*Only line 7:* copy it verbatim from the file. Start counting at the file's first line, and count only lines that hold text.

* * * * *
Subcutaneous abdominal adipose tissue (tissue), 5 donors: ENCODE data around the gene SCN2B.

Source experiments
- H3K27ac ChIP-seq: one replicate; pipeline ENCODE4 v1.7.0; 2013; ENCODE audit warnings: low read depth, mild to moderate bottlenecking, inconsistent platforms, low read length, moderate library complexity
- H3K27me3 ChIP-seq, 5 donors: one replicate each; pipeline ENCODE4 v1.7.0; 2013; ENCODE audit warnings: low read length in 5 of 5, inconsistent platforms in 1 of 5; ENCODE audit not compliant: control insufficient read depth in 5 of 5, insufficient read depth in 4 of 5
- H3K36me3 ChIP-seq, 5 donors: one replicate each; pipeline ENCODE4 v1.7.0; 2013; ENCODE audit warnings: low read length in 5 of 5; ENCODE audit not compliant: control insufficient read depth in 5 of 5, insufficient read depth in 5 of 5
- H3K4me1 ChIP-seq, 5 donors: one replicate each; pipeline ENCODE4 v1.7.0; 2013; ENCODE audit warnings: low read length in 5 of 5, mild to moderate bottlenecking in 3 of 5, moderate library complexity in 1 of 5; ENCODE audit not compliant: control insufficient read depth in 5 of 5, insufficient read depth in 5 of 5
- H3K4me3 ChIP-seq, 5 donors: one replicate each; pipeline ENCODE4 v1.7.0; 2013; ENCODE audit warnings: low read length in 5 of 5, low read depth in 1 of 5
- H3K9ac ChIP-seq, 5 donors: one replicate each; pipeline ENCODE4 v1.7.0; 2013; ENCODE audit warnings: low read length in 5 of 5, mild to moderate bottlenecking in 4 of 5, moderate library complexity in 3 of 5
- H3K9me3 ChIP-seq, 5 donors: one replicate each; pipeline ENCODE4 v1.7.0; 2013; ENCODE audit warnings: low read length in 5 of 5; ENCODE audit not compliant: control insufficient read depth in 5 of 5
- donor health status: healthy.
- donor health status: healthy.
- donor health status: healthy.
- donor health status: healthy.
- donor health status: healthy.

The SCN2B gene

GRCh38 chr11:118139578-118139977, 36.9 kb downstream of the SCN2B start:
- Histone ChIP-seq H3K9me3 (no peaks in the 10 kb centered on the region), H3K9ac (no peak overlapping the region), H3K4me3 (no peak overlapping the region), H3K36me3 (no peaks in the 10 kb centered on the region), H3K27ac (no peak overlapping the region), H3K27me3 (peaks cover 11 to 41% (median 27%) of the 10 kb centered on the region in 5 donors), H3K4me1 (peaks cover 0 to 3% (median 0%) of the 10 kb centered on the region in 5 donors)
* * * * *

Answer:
- H3K4me3 ChIP-seq, 5 donors: one replicate each; pipeline ENCODE4 v1.7.0; 2013; ENCODE audit warnings: low read length in 5 of 5, low read depth in 1 of 5